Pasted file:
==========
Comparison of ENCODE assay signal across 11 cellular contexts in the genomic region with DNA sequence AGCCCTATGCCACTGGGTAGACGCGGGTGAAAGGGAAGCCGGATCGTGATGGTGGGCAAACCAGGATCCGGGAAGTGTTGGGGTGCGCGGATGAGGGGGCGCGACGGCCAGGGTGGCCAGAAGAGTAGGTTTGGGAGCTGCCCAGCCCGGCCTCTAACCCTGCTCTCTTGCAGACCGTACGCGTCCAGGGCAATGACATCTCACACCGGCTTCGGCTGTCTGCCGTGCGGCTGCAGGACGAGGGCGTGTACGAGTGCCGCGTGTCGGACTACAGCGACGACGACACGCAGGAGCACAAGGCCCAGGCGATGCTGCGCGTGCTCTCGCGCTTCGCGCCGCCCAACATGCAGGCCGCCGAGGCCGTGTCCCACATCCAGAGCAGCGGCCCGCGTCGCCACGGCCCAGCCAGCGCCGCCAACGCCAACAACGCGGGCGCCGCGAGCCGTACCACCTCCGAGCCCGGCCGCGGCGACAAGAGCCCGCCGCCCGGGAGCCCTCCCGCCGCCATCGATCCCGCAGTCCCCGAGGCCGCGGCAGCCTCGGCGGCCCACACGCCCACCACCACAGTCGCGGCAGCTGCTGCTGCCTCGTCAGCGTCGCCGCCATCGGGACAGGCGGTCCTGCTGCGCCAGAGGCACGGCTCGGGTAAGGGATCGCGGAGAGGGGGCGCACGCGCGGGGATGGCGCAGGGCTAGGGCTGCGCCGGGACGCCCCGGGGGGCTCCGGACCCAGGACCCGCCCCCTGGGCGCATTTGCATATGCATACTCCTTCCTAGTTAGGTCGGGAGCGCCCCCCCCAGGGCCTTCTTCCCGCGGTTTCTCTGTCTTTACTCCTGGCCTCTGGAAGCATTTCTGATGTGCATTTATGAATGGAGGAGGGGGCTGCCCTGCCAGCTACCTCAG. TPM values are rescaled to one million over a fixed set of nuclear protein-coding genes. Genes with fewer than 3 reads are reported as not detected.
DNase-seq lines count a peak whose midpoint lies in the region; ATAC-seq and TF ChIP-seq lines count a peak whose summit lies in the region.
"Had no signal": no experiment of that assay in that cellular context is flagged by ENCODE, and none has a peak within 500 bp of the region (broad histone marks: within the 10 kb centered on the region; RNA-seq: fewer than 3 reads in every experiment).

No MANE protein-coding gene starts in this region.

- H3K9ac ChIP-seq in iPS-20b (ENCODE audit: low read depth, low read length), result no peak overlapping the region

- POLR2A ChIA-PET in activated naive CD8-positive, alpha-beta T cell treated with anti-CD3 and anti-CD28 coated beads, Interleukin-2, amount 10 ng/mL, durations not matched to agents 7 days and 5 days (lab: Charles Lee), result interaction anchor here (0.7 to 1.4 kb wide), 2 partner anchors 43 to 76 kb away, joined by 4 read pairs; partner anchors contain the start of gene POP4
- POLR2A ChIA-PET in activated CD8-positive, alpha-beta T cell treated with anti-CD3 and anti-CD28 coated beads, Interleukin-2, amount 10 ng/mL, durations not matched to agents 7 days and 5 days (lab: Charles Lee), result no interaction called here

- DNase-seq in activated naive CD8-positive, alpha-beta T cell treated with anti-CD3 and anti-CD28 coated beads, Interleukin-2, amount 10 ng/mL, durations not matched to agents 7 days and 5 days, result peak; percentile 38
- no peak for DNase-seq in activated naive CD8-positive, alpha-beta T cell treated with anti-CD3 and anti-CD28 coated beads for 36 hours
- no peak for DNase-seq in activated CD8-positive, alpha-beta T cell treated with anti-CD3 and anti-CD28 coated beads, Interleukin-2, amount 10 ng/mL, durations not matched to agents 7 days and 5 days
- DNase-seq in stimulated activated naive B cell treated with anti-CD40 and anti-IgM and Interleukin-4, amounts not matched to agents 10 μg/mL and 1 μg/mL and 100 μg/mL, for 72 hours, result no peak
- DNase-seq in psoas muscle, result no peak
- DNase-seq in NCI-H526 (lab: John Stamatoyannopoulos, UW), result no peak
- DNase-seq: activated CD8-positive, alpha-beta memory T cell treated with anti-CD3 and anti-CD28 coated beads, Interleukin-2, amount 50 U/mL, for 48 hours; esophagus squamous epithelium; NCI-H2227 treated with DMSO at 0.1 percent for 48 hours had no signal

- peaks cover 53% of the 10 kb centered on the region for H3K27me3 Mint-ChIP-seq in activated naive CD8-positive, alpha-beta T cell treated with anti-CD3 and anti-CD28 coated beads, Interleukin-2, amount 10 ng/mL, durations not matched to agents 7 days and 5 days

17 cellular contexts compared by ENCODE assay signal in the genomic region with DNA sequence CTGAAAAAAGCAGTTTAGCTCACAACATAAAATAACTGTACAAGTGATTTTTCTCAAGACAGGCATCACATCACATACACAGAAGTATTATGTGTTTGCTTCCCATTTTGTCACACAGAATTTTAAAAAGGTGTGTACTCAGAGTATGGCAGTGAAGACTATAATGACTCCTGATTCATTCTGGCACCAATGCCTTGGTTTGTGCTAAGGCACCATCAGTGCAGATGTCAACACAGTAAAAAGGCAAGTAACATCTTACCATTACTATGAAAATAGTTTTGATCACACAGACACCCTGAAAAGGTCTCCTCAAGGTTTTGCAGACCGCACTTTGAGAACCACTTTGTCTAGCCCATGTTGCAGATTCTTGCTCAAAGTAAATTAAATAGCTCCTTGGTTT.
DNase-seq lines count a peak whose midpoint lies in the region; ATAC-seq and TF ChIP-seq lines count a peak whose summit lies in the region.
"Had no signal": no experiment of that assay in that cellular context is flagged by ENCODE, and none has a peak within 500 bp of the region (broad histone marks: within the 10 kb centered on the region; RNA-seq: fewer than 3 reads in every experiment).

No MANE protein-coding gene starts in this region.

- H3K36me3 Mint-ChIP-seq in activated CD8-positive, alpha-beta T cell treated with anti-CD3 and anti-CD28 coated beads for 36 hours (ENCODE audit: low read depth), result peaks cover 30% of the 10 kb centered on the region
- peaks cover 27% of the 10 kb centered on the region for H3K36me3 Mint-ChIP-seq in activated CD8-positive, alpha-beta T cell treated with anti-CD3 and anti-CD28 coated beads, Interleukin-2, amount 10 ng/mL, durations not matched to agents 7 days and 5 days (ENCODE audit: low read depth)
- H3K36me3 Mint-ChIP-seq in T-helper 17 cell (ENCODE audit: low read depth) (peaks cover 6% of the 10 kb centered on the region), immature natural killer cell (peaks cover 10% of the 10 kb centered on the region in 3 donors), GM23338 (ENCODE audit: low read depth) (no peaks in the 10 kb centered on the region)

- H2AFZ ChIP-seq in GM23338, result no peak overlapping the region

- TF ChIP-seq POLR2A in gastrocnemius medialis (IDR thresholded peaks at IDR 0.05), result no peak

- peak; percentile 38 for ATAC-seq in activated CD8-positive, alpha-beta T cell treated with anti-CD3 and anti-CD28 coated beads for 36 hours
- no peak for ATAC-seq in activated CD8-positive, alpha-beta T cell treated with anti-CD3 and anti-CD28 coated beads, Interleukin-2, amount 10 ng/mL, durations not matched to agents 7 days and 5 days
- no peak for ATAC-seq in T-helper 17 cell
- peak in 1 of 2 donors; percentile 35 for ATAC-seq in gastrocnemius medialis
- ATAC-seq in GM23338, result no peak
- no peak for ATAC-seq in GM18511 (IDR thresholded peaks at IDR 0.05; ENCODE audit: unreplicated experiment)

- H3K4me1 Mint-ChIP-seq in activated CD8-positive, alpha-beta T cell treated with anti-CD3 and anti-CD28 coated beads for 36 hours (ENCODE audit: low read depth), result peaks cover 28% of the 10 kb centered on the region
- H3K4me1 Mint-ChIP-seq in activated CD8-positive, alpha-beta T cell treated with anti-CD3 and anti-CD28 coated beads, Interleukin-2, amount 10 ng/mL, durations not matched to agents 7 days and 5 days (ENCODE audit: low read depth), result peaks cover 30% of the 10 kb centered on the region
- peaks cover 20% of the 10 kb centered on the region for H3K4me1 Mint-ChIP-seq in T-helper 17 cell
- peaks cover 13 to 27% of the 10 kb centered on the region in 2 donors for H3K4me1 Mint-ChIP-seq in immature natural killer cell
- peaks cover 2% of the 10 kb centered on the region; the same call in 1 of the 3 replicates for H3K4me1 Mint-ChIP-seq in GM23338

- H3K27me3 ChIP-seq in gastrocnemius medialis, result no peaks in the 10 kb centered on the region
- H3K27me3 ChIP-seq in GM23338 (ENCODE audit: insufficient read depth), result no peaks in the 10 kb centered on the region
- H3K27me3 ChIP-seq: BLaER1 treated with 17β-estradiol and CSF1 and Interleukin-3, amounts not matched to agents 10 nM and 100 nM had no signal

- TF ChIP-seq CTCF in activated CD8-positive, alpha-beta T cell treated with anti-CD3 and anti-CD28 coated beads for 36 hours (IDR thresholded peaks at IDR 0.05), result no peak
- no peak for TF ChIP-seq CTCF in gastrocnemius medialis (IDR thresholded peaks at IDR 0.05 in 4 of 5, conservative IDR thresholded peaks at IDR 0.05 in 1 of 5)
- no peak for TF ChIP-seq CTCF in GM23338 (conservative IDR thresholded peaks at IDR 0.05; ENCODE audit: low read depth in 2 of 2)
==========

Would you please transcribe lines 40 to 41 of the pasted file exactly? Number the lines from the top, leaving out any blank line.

- no peak for TF ChIP-seq CTCF in gastrocnemius medialis (IDR thresholded peaks at IDR 0.05 in 4 of 5, conservative IDR thresholded peaks at IDR 0.05 in 1 of 5)
- no peak for TF ChIP-seq CTCF in GM23338 (conservative IDR thresholded peaks at IDR 0.05; ENCODE audit: low read depth in 2 of 2)